PenChecks Blog

The Supported Participant-how 401k Plan Design Can Increase Retirement Savings

This is part three of a 3-part series on Participant Education.

By Carol Buckmann, J.D.

This is part three of a 3-part series on Participant Education.

More than half (54%) of pre-retirees are reported to have less than $150,000 in their 401k accounts. How can they live on that? Plan sponsors need to partner with participants to close the gap between retirement income and expenses.

Part One of this series explained why participant education programs are needed, and part two provided guidance on setting up an effective program. You can and should further assist participants by providing them with a good investment menu and by adopting plan features that help participants save. Here are eight suggestions for how to provide even those who aren’t applying the lessons of the education program with support to accumulate an adequate 401k account:

  1. More is not better. Have a limited number of high-quality investment choices. Employers sometimes think that letting participants choose from a large number of funds protects them from fiduciary liability, but that may not be the case. A large menu will include underperforming funds; therefore, plan sponsors should seek to include only the best funds in their class. Recent litigation has targeted plans with hundreds of investment funds, and it will be interesting to see whether plaintiffs succeed with their claims that this is a fiduciary breach. Regardless of how these cases are resolved, it is not good practice to overwhelm participants with choices, as too many can paralyze their decision-making.
  2. Have a good default investment for participants who don’t choose their own. There has been a herd mentality towards using target date funds – usually the provider’s own funds – as qualified default investments. However, target date funds vary greatly in performance, glide path and fees. Compare and consider other available target date funds as well as balanced funds and managed accounts, which also qualify as safe harbor default investments.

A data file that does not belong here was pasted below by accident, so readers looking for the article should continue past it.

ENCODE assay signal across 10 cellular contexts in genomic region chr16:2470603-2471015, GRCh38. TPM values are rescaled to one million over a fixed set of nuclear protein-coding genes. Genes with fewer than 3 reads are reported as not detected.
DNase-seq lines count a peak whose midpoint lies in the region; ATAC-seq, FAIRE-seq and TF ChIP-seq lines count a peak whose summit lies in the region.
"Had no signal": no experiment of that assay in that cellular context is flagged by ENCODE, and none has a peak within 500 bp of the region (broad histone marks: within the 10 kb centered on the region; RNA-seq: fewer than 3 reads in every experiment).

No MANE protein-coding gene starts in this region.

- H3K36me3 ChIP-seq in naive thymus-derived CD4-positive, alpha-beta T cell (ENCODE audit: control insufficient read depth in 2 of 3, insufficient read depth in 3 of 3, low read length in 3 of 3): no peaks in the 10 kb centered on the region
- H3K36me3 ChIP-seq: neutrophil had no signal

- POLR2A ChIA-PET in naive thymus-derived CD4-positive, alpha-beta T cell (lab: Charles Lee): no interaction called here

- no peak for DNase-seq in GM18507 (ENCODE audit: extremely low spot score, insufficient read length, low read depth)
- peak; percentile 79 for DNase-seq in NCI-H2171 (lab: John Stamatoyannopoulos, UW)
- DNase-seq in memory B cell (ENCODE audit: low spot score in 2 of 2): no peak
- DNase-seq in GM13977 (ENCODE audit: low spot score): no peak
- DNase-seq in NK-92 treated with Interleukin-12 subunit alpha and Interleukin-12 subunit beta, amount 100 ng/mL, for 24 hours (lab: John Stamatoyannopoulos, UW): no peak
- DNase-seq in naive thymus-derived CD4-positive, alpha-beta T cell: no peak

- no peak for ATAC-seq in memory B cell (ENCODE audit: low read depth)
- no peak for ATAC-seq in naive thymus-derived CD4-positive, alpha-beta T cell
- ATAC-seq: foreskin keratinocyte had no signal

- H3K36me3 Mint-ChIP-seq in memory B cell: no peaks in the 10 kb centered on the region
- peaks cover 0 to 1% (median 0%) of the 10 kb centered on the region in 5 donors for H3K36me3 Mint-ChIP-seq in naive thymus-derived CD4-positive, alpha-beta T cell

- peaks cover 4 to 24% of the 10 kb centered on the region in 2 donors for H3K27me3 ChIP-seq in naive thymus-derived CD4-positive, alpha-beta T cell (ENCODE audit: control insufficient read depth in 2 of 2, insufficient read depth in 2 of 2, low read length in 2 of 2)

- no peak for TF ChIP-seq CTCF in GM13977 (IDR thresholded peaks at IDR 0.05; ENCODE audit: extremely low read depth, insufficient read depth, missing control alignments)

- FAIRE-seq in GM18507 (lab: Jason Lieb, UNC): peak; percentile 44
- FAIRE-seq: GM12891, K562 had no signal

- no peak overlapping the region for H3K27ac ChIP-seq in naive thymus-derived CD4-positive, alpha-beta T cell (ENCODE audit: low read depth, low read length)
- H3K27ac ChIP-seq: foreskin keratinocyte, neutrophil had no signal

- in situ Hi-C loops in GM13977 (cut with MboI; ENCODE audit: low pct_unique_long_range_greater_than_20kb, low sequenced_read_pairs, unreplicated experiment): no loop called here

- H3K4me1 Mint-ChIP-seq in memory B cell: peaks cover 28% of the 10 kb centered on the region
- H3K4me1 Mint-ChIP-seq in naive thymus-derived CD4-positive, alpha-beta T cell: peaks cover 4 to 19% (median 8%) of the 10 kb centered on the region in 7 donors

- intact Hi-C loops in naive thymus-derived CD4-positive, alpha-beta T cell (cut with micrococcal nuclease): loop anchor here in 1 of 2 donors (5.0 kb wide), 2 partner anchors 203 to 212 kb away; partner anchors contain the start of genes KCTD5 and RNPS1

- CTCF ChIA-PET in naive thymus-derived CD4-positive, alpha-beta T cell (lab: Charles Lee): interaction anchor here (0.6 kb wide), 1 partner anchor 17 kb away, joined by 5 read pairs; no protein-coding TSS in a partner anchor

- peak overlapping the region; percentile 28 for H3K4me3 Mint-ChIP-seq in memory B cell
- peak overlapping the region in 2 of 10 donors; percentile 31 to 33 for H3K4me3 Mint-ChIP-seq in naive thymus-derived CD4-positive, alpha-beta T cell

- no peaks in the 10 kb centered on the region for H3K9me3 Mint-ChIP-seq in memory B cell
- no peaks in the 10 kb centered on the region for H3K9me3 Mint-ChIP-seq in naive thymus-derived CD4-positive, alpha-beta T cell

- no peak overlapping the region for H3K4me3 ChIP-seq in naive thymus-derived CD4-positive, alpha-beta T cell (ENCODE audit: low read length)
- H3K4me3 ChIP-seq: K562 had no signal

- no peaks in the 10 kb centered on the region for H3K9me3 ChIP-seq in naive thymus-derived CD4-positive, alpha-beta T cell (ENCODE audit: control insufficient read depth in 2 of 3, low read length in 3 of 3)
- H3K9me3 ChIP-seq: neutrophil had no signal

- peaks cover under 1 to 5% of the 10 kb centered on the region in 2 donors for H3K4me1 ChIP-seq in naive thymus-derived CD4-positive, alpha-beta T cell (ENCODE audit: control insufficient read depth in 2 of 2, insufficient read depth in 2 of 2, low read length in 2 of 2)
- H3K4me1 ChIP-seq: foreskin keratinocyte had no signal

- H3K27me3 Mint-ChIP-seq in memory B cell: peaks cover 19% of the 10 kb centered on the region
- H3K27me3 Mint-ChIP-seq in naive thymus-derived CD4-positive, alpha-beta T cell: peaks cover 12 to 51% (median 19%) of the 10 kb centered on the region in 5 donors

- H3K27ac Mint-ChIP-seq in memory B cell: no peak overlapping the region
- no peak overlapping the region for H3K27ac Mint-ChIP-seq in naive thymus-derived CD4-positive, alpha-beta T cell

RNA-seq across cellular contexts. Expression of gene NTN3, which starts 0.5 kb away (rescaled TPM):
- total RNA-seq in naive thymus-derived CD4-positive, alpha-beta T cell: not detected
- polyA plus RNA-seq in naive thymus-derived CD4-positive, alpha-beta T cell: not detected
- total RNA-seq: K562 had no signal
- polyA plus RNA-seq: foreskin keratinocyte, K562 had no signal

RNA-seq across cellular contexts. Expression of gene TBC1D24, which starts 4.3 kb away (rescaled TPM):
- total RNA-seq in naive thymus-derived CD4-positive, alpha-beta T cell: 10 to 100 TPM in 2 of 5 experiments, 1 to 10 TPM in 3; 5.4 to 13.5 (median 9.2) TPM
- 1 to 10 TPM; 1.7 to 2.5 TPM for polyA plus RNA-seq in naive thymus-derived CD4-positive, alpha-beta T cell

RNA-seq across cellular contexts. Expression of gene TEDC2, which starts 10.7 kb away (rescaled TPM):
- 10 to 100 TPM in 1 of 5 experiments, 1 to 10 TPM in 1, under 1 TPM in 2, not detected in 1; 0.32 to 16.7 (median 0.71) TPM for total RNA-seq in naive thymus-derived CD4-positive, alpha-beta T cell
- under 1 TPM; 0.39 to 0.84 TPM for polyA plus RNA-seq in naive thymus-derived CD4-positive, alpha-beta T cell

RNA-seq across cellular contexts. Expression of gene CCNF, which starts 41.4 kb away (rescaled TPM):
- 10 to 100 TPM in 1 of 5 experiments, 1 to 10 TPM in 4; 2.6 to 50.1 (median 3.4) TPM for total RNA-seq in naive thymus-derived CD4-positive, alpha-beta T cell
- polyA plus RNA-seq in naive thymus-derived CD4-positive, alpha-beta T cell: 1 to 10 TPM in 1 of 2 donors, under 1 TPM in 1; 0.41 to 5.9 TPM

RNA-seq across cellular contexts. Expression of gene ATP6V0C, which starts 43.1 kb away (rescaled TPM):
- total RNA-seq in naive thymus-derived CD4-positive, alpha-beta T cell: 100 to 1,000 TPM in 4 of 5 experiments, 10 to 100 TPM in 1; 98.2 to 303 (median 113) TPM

3. Monitor fees. High fees erode 401k accounts, and plan sponsors have a fiduciary duty to make sure that fees are reasonable in relation to the services provided. Your menu should not include any underperforming, high-fee funds. Also, be sure to include index funds, which have the lowest fees, as investment choices, and negotiate for lower recordkeeping and trustee fees.
  4. Add managed accounts as a choice. Even if you don’t want to make managed accounts your default investment, you can hire a professional investment manager (who should satisfy special ERISA requirements) with trading authority to manage participant accounts under your plan. Participants who want professional management and those who still lack the confidence to make their own investment choices may rely on the manager to make decisions for them. These accounts can even be tailored to different groups or for different participants. Investment managers are fiduciaries, but plan sponsors who hire investment managers remain responsible for prudently selecting the manager and monitoring the manager’s performance.
  5. Implement auto-enrollment and auto-escalation. Studies consistently show that auto-enrollment boosts plan participation because employees typically don’t opt out once they are brought into the plan. To achieve maximum participation, apply auto-enrollment to all employees rather than just new hires. You can increase the default contribution for those who don’t opt out annually up to a set maximum.
  6. Offer lifetime income options. Many 401k plans still provide for payment only in lump sum form. These often get spent right away, or exhausted long before participants die. Consider annuity options that guarantee payments for life, and annual installment options that permit payment over life expectancies.
  7. Limit in-service withdrawals and loans. These are the enemy of retirement accumulation. Hardship distributions and loans can be limited to employee contribution accounts.
  8. Seek professional advice. Professional co-fiduciaries can help create a superior investment menu, which few plan sponsors are equipped to do on their own. Professional attorneys and consultants can assist in evaluating the costs and ways to implement these changes. An ERISA attorney can also draft or review the necessary plan amendments and communications to make sure they satisfy all technical requirements.

These changes are paternalistic in the best sense of the word because they help plan sponsors partner with their participants to fund a secure retirement.

Carol I. Buckmann, JD is the co-founding partner of Cohen & Buckmann, P.C. ( She is one of the top-rated employee benefits and ERISA attorneys in the U.S., and deals with some of the foremost issues in ERISA, including pension plan compliance, fiduciary responsibilities and investment fund formation.

The views expressed in this article are those of the author and do not necessarily represent the views of PenChecks Trust, its subsidiaries or affiliates.

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